OPINION: Hot Issue - Should charities be allowed to trade in their own right?

One of the recommendations in the recent review of charity law from Prime Minister Tony Blair's Strategy Unit is for charities to be able to enter into commercial ventures without having to set up a separate company. To protect charities from undue risk, trustees would have to take on a greater duty of care.


At first glance, the Strategy Unit's proposal to enable charities to trade directly is welcome since the trading subsidiary structure has long been regarded as expensive, artificial and cumbersome.

But the duty to structure the trade in a way that ensures charity's assets are not exposed to "significant risk

may well mean that a trading subsidiary will still be used.

In addition, there is no mention of the tax treatment of the trading income. The Inland Revenue is unlikely to be indiff-erent as to whether a charity's income is from its charitable or its commercial activities.

There is also the risk that trustees will undertake trading that they are not empowered or qualified to pursue. The trading subsidiary provided a useful vehicle for a separate board of directors, with expertise in that field of trade. Those competing with charity outlets in the high street will have even more cause to be alarmed.


The Strategy Unit's proposed amendment to charity law will allow charities to undertake all trading without the need for a trading company.

The duty of care will impose upon trustees an obligation to give proper consideration to the need to structure the trade in a way which does not expose the assets of the charity to significant risk and to take proper professional advice.

However the duty of care is an inadequate fig leaf to protect charities from the dangers of undertaking all forms of trading activity through the charity. All commercial organisations isolate risk by structuring themselves as a honeycomb with holding companies and separate subsidiaries.

The current system of forcing trustees to hive off non-charitable trades into a separate company acts as a sensible firebreak to force trustees to consider whether or not to go ahead with the new trade. Removing that firebreak will expose charities to much greater risks.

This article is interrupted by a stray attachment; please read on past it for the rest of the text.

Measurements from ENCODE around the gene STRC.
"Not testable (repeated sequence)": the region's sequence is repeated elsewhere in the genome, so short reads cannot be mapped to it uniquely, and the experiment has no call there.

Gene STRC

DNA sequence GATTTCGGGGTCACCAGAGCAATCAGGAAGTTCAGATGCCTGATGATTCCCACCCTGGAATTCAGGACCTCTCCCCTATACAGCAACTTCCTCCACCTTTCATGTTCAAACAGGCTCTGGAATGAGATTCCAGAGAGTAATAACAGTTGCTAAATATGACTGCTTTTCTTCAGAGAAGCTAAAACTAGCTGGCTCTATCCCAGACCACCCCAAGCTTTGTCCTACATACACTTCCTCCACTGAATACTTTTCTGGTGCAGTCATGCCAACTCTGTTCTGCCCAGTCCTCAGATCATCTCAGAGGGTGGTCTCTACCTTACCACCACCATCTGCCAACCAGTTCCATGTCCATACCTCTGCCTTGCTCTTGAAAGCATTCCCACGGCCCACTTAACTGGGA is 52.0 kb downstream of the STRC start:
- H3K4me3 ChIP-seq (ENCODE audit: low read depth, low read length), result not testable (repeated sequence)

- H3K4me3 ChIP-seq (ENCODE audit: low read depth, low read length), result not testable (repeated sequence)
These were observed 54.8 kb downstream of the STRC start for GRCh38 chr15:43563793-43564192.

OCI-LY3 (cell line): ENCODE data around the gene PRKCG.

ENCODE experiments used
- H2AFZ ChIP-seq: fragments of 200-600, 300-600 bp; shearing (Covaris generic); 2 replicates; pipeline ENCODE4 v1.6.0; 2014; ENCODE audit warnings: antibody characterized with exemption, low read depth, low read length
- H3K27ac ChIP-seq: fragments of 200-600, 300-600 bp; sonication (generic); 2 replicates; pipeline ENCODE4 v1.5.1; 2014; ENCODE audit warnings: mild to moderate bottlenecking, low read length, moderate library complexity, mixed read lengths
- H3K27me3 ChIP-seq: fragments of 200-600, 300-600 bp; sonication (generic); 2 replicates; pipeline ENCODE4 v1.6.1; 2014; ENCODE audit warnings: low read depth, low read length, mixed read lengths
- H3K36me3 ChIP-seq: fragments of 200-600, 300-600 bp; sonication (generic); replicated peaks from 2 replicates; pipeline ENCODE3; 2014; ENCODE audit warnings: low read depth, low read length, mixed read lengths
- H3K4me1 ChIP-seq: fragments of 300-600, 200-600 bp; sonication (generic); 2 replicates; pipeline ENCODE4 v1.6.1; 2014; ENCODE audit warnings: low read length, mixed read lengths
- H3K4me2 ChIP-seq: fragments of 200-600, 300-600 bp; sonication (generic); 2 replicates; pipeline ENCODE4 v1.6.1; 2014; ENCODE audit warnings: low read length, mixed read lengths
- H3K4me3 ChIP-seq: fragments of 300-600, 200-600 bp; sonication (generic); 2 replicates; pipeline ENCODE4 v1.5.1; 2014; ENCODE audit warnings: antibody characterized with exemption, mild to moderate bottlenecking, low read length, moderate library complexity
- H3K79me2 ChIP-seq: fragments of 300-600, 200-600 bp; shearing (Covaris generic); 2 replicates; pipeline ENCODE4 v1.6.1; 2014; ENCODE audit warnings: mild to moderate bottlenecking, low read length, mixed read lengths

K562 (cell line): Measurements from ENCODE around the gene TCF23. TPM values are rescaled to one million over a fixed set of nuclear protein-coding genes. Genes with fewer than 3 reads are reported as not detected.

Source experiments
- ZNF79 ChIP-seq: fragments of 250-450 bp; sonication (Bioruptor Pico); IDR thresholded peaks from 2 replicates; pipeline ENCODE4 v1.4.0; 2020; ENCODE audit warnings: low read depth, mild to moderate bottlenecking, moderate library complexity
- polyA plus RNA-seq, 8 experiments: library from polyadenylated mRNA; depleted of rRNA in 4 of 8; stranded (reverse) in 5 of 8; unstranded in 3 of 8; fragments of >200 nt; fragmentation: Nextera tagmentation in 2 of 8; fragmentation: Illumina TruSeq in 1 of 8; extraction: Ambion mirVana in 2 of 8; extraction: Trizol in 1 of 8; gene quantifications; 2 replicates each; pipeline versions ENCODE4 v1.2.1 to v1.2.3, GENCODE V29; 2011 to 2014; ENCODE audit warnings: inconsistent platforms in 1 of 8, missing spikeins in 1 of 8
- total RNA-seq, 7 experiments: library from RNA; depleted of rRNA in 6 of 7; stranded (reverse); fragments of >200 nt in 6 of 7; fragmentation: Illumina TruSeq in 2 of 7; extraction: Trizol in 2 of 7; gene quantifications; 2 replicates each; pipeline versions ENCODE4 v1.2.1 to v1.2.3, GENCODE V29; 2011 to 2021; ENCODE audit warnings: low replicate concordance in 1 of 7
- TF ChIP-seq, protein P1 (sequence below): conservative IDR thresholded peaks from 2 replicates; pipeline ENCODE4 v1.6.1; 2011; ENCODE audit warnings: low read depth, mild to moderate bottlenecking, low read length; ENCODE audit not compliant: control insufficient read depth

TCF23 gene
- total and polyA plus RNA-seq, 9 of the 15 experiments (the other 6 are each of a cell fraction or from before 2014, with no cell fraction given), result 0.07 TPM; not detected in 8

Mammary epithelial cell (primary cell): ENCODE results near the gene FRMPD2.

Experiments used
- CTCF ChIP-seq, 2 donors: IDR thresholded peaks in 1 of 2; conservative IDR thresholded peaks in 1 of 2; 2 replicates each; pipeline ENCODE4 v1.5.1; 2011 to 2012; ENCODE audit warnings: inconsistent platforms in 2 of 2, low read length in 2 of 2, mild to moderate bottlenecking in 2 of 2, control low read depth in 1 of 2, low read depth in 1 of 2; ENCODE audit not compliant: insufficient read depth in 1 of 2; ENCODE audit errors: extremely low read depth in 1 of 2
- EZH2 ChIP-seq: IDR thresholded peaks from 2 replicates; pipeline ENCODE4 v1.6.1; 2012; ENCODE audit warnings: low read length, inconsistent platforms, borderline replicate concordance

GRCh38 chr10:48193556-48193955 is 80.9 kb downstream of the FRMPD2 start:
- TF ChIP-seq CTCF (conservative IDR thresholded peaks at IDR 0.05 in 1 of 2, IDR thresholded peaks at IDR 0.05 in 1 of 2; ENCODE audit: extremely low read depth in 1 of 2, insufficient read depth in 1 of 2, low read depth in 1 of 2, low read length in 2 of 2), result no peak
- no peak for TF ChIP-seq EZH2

Many donors and businesses, not to say charities, have never quite understood the need to buy Christmas cards from a trading subsidiary or split the advertising element from the donation in a corporate sponsorship. Therefore at first sight this appears a welcome change.

But, even with extended duties of care placed on trustees, should charities be allowed to sell anything? Could, say, a wildlife charity start manufacturing and selling an environmentally friendly line of soap powders?

One of the overriding issues is improving public confidence in charity and a key test is whether this change helps or not. There is already much public confusion about what charities are actually doing with their money and including a lot more trading in the figures would only serve to exacerbate the position. So an important requirement would be to ensure clear and separate reporting of the pure donated funds position.

So yes, I am in favour of charities being able to undertake more trading but not limitless and only with proper duties of care and a better reporting with more public transparency on what is actually being done with donor funds.


Legislation that makes it easier for charities to generate income is welcome. In the current funding climate, it is essential that, where possible, voluntary and community organisations diversify their funding base.

Certainly charities need to think carefully, because trading will not suit all. Successful income generation is typically built upon mission-related activity such as selling intellectual property. Speculating on trading activities in areas in which the charity has no prior knowledge is not advisable.

Profit is good. It's what you do with the money that matters. Trading to sustain valuable work is not the same as trading simply to increase shareholder value. Charities can legitimately adopt some business principles without abandoning their aims.

Recommendations on trading subsidiaries, Community Interest Companies and reform to Industrial and Provident Society legislation, seeking to develop a more conducive climate for trading, represent an opportunity not a threat.

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